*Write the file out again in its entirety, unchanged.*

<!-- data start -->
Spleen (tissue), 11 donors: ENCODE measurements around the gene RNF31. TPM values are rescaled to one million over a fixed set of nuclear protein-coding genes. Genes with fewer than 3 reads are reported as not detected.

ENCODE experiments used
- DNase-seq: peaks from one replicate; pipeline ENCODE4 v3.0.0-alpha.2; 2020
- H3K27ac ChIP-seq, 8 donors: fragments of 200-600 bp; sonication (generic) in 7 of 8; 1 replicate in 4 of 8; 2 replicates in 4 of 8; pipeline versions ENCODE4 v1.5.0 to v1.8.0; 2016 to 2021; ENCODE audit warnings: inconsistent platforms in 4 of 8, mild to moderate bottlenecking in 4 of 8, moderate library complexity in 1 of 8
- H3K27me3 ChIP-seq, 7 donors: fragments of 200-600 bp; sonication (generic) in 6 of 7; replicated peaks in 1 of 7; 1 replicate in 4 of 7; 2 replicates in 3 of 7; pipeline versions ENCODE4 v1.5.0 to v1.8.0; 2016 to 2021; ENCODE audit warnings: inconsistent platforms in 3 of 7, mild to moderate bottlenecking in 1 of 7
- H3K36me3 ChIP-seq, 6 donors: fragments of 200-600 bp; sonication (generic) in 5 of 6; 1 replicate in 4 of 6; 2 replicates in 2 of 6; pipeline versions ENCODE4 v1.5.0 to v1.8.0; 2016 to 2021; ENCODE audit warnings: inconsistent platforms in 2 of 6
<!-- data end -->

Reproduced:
Spleen (tissue), 11 donors: ENCODE measurements around the gene RNF31. TPM values are rescaled to one million over a fixed set of nuclear protein-coding genes. Genes with fewer than 3 reads are reported as not detected.

ENCODE experiments used
- DNase-seq: peaks from one replicate; pipeline ENCODE4 v3.0.0-alpha.2; 2020
- H3K27ac ChIP-seq, 8 donors: fragments of 200-600 bp; sonication (generic) in 7 of 8; 1 replicate in 4 of 8; 2 replicates in 4 of 8; pipeline versions ENCODE4 v1.5.0 to v1.8.0; 2016 to 2021; ENCODE audit warnings: inconsistent platforms in 4 of 8, mild to moderate bottlenecking in 4 of 8, moderate library complexity in 1 of 8
- H3K27me3 ChIP-seq, 7 donors: fragments of 200-600 bp; sonication (generic) in 6 of 7; replicated peaks in 1 of 7; 1 replicate in 4 of 7; 2 replicates in 3 of 7; pipeline versions ENCODE4 v1.5.0 to v1.8.0; 2016 to 2021; ENCODE audit warnings: inconsistent platforms in 3 of 7, mild to moderate bottlenecking in 1 of 7
- H3K36me3 ChIP-seq, 6 donors: fragments of 200-600 bp; sonication (generic) in 5 of 6; 1 replicate in 4 of 6; 2 replicates in 2 of 6; pipeline versions ENCODE4 v1.5.0 to v1.8.0; 2016 to 2021; ENCODE audit warnings: inconsistent platforms in 2 of 6